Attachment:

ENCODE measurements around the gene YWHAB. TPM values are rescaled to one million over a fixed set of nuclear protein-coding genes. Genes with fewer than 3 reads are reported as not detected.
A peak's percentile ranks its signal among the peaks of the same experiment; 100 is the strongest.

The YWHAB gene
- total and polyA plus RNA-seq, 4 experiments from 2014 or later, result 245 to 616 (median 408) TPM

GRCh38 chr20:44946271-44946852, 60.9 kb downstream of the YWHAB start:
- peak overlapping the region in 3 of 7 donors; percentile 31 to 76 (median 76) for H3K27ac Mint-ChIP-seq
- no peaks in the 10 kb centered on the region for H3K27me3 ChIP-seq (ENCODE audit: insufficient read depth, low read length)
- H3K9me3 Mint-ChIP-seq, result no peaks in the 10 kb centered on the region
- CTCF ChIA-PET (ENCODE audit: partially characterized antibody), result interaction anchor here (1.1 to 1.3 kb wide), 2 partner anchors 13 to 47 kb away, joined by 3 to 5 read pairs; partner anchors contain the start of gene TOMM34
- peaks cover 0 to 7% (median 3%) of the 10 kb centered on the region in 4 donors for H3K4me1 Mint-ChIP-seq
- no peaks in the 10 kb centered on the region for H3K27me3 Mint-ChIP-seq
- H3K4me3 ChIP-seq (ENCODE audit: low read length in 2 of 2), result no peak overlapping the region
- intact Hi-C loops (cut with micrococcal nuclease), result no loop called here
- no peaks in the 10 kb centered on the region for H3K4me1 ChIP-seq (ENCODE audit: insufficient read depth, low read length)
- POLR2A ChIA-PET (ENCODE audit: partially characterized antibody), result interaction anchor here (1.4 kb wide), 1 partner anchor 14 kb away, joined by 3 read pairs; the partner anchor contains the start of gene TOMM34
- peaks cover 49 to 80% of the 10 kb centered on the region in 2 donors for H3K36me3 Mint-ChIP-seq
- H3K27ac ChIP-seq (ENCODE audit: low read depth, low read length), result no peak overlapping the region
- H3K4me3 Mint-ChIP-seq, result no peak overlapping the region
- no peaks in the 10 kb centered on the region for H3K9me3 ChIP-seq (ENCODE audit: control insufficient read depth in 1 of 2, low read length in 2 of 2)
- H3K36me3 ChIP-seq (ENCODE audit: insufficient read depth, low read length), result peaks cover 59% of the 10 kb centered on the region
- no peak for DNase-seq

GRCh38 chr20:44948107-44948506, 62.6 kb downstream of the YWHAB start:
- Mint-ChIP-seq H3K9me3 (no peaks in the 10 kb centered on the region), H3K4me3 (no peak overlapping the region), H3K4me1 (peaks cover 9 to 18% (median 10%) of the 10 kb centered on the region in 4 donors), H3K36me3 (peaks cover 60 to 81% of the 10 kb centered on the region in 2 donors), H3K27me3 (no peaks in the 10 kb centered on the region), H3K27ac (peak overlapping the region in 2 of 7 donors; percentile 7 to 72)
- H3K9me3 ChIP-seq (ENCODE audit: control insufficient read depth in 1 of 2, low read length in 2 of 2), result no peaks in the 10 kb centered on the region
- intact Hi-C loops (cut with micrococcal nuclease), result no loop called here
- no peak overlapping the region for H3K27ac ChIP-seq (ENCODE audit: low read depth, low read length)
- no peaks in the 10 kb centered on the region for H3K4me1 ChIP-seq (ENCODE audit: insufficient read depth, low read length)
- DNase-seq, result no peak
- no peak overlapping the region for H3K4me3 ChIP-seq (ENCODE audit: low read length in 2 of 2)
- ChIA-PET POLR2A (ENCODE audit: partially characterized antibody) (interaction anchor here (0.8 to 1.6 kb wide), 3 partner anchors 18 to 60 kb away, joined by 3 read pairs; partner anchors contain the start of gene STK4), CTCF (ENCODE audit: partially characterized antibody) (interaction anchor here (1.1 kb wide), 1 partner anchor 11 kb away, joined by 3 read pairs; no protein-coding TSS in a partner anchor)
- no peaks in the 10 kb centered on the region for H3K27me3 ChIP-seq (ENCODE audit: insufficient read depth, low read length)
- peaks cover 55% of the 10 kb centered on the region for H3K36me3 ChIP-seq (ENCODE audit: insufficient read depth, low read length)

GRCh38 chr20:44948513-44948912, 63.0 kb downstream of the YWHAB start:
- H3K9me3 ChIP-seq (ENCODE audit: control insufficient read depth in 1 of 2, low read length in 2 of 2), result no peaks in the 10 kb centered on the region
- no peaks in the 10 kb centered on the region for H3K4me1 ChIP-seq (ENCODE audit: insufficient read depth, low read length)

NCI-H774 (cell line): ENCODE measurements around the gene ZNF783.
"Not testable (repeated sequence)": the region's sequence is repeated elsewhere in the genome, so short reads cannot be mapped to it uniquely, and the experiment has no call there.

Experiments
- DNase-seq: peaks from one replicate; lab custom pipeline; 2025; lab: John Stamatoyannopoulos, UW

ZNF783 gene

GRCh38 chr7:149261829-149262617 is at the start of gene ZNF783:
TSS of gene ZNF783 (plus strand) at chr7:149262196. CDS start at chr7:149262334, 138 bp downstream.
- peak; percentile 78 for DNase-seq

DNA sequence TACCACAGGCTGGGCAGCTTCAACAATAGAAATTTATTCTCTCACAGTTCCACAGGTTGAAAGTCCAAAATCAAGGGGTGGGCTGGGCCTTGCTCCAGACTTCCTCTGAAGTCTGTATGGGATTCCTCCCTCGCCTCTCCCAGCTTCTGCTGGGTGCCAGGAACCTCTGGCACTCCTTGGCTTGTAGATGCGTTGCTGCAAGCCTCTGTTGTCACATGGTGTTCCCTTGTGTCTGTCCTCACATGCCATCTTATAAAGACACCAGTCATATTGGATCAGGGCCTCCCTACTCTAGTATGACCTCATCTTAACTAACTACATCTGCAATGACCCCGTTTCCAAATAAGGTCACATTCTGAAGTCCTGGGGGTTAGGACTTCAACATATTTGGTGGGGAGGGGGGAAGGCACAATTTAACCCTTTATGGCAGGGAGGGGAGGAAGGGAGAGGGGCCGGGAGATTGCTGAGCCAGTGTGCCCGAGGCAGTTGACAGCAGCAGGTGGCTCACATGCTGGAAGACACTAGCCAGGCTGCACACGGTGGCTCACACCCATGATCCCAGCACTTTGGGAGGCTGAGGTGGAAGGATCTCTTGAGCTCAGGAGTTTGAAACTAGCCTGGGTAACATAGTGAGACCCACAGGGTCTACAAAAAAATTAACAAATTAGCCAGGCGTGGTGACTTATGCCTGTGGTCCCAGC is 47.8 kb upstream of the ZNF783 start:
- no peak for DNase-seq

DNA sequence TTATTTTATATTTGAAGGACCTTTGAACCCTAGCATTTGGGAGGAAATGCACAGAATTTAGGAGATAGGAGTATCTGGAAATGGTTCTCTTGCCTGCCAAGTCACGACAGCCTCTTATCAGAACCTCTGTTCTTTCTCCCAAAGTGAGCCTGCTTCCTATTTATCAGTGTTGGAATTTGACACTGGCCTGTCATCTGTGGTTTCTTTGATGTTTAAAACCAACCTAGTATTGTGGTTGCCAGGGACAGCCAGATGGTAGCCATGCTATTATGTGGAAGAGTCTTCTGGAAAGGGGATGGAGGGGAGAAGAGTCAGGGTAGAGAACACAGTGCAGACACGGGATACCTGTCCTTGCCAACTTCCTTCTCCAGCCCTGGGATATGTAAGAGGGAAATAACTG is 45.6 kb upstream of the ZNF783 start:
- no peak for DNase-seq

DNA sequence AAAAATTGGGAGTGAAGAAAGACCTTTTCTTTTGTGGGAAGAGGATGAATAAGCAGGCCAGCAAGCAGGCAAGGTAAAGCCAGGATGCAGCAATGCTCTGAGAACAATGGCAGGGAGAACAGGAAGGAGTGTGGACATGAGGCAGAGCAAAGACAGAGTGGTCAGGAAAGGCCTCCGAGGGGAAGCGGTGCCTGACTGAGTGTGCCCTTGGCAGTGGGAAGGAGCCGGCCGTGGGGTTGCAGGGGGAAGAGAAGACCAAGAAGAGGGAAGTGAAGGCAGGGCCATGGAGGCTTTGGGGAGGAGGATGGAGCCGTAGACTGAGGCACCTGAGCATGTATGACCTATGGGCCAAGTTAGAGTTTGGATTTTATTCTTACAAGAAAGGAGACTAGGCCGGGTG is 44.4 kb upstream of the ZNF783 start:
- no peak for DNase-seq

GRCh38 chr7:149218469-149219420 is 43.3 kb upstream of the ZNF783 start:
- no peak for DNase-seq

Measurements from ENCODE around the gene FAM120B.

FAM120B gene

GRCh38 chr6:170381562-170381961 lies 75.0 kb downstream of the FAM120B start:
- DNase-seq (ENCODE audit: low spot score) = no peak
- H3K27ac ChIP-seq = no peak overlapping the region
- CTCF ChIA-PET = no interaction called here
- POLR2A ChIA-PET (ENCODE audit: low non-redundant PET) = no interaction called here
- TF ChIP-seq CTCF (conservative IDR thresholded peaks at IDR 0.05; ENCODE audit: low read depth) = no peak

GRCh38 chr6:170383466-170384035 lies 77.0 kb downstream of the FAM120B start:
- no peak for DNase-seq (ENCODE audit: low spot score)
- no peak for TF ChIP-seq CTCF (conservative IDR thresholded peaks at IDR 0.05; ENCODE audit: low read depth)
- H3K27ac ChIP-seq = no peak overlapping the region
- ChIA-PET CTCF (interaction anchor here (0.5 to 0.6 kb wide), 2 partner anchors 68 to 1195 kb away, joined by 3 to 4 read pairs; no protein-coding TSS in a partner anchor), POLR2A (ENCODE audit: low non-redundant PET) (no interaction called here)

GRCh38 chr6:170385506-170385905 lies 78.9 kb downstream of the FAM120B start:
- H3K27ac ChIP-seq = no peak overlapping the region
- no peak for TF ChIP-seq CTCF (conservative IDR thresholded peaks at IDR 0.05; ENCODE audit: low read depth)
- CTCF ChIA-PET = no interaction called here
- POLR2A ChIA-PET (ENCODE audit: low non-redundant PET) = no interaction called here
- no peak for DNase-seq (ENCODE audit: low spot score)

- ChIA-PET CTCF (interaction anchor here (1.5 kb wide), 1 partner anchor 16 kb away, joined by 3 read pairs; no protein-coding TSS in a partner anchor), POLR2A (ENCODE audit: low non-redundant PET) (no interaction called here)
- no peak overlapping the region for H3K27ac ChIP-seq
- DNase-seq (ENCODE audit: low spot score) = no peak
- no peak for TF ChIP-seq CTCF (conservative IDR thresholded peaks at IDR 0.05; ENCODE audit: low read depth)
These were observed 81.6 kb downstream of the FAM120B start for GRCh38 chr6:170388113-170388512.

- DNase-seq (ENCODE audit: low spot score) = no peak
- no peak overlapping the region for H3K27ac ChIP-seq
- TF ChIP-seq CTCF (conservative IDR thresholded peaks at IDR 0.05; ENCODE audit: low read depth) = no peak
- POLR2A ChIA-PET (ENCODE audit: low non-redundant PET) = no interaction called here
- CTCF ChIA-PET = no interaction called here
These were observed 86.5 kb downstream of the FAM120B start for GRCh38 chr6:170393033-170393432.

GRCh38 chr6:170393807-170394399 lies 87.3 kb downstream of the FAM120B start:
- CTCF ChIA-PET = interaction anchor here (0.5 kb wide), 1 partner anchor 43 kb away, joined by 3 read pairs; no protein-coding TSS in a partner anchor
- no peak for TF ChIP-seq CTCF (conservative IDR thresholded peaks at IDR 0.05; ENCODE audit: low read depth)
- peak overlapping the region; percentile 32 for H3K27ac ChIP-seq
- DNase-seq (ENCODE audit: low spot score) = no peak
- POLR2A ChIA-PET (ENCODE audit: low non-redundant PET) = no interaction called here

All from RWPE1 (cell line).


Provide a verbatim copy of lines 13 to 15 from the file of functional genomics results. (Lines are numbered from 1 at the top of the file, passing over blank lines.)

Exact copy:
- intact Hi-C loops (cut with micrococcal nuclease), result no loop called here
- no peaks in the 10 kb centered on the region for H3K4me1 ChIP-seq (ENCODE audit: insufficient read depth, low read length)
- POLR2A ChIA-PET (ENCODE audit: partially characterized antibody), result interaction anchor here (1.4 kb wide), 1 partner anchor 14 kb away, joined by 3 read pairs; the partner anchor contains the start of gene TOMM34